Friday, January 10, 2014
A Determined Turnabout
Yesterday's mental ramble was, of course, an imaginative exercise. Having never entered religious life, I haven't experienced a potential nun's journey toward a cloistered world.
But oh, I have daydreamed it. Not in the sense of dreaming with desire, and not exactly daydreaming with dread, but with a sense of wondering. How would it feel, I've asked myself, to make a serious, determined decision to leave the world and enter a life where I live totally for Christ. Not just partly, not mostly, but totally. Fully embracing His will with no compromise, no watering down what He asks of me; "yes" with no ifs, no ands, no buts. Entering the world of His will, and turning my back on all that tries to lure me away from Him.
"Most people cannot leave the world in a bodily sense, but every follower of Christ who is serious about genuine growth must leave the spirit of the world." (Thomas Dubay SM, Fire Within, Ignatius Press, 1989, p. 81)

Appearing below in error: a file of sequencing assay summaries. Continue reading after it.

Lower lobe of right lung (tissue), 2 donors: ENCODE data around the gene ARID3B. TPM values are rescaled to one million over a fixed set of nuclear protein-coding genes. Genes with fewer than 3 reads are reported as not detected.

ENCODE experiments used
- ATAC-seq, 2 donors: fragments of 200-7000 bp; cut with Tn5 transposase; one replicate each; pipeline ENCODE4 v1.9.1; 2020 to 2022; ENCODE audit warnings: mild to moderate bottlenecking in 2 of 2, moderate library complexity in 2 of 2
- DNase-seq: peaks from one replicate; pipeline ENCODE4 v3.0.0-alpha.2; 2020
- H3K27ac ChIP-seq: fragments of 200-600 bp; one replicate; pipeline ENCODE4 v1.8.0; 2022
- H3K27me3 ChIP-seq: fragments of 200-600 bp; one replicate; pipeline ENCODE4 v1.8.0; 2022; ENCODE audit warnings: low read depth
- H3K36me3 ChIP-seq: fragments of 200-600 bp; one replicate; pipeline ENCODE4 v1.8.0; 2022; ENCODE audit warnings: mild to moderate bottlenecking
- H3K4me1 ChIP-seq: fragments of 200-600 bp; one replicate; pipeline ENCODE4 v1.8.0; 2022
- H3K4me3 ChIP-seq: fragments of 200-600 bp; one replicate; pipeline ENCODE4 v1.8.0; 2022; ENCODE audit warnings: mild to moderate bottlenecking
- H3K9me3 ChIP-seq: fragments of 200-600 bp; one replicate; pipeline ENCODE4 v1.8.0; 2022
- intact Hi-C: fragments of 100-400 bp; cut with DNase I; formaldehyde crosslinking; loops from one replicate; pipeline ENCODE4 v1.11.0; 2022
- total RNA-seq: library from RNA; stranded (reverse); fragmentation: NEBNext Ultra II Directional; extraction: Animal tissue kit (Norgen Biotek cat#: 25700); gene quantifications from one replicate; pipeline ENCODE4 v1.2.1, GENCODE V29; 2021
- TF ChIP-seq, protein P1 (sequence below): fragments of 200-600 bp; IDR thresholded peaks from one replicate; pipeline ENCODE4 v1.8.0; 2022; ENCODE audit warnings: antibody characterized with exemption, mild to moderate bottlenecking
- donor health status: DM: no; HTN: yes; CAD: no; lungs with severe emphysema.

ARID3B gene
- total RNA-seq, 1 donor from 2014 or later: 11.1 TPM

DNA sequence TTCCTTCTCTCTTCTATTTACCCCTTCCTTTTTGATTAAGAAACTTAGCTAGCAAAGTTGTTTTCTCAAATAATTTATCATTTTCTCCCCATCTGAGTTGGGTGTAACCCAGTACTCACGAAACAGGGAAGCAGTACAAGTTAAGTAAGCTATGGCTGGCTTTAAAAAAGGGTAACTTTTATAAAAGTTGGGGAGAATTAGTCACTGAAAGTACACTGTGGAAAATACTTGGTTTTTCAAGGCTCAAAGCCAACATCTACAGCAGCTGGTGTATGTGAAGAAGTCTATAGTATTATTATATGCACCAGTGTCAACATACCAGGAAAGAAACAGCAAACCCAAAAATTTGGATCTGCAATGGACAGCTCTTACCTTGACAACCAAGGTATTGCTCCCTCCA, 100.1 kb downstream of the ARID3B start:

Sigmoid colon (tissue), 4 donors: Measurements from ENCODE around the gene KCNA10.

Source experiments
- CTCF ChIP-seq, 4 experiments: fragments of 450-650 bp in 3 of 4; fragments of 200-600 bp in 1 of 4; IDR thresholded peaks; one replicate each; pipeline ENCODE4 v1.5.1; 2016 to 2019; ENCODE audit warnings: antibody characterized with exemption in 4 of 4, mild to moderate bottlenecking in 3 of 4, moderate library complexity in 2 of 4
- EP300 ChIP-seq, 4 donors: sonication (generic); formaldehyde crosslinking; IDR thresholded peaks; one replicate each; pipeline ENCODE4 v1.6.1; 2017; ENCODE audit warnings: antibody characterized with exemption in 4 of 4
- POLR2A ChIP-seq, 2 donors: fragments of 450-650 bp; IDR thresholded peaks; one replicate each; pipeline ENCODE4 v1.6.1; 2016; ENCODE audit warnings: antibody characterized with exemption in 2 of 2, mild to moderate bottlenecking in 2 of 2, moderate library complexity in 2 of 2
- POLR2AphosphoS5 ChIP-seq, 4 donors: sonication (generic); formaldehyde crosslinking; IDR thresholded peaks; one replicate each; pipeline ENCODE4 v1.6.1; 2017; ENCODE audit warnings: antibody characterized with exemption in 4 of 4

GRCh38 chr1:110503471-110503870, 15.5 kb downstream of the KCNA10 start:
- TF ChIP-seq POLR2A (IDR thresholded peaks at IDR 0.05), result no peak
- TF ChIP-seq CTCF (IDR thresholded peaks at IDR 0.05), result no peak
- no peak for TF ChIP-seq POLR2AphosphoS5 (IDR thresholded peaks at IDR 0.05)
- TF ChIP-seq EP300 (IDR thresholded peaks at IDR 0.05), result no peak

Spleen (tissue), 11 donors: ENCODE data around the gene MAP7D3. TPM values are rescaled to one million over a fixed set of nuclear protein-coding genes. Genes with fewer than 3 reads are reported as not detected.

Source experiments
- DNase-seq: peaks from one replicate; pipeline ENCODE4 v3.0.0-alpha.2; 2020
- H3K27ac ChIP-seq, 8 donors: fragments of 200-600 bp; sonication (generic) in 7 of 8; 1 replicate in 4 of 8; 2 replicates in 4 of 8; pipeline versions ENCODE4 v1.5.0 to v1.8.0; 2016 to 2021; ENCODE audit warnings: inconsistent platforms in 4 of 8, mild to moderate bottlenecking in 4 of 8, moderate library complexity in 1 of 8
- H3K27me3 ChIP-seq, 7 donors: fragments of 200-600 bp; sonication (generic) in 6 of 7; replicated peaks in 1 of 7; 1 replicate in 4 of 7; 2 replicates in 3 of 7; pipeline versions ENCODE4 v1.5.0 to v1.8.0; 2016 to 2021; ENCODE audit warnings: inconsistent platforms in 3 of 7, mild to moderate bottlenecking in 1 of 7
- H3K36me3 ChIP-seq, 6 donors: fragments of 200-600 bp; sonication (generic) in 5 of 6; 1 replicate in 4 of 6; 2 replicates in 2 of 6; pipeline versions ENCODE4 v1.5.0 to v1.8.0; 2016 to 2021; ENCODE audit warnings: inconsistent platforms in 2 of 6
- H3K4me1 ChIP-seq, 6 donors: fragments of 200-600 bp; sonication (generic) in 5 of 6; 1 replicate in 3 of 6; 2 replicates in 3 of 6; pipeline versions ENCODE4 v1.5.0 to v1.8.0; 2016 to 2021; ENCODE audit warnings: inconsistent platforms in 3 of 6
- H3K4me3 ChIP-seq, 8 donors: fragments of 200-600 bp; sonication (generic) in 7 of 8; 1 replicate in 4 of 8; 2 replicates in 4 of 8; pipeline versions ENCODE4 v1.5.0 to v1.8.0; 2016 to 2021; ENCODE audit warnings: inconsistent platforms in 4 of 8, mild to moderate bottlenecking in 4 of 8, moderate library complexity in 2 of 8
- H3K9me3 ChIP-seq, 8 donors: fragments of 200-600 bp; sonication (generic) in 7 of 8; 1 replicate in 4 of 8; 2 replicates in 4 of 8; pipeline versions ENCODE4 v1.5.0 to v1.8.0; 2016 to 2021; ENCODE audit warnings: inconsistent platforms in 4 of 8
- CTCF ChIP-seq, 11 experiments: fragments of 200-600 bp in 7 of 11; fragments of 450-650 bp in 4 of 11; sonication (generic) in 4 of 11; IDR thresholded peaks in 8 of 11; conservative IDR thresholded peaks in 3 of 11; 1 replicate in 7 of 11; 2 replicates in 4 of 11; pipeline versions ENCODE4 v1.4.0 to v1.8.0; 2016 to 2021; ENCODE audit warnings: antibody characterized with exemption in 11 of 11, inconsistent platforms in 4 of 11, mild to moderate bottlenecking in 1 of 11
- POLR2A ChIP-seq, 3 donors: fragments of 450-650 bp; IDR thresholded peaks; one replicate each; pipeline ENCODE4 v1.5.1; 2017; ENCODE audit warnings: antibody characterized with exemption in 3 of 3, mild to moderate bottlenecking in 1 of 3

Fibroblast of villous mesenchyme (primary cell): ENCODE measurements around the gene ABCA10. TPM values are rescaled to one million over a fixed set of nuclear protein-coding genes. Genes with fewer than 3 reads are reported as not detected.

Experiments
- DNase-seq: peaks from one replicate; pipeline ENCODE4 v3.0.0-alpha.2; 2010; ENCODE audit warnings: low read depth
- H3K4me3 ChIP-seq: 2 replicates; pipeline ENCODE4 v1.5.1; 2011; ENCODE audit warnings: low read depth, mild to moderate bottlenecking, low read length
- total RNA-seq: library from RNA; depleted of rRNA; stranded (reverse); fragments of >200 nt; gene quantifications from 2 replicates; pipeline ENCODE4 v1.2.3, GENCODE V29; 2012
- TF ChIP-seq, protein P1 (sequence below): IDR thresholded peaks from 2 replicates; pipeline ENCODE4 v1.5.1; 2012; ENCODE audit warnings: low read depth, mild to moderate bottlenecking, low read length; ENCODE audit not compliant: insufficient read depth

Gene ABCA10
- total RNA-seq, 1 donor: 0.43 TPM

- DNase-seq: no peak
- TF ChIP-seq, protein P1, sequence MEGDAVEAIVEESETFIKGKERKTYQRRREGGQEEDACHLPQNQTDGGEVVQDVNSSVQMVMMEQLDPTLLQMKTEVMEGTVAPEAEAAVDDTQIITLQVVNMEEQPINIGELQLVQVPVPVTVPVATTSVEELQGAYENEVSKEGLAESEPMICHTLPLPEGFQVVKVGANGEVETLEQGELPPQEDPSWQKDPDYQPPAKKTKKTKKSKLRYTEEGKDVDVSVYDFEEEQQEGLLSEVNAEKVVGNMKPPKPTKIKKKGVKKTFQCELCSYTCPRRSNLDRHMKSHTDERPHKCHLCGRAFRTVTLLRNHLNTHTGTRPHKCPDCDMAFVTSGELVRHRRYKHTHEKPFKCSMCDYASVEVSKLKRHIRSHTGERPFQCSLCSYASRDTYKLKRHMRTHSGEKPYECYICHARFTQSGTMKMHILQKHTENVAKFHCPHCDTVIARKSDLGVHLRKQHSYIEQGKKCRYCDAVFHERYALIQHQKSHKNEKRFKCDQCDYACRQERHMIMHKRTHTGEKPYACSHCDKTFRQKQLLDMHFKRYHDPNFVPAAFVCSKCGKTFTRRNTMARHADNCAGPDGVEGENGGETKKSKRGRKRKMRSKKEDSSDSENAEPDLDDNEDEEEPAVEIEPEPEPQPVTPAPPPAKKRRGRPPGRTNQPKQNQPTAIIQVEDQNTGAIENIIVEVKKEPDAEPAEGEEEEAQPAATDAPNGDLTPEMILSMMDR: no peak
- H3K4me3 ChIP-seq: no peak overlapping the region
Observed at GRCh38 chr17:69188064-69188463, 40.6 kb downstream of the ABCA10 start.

Am I serious about genuine growth? I ask it of myself. Immediately, I know my answer. The desire to move beyond ho-hum Christianity is what inspires my life as a cloistered heart.
The desire to "move beyond" drives me onward, yet a large part of me wants to dig in my heels and stay right where I am. I'm not so bad, I tell myself. I pray and receive the Sacraments and try to be nice.
Thankfully, there is more to a Godly life than that.
"One cannot give Christ a limited place in one's life," writes Louis Bouyer of the Oratory (The Meaning of the Monastic Life, PJ Kenedy and Sons, NY, 1950, p. x) And that is the crux of it, for me. I am not content to be a "just in case" Christian. I don't want to simply follow the rules and try to avoid mortal sin just in case God is real (by His grace, I'm convinced that He is). I'm not satisfied to throw some prayers in His direction now and then and call that a life of faith.
The truth is: I'm engaged in much more than an imaginary exercise.
I AM serious about genuine growth. I AM on a real, vital, narrow path to union with God. "The main business of the beginner, therefore, is to make a determined turnabout from preoccupation with this worldly world to a life centered in the Trinity." (Dubay, p. 82)
The world beckons. I live in it, and I can be joyful as I do so, for this is where God calls me to serve Him. But preoccupation with the world? It is from this that I must turn.
I don't turn, however, for the mere sake of turning. I do not leave the "worldly world" and march forward in pursuit of nothing. I go along that narrow path - "to a life centered in the Trinity."
The Father, Son and Holy Spirit wait for me.
Painting: Pietro Fragiacomo, Tristezza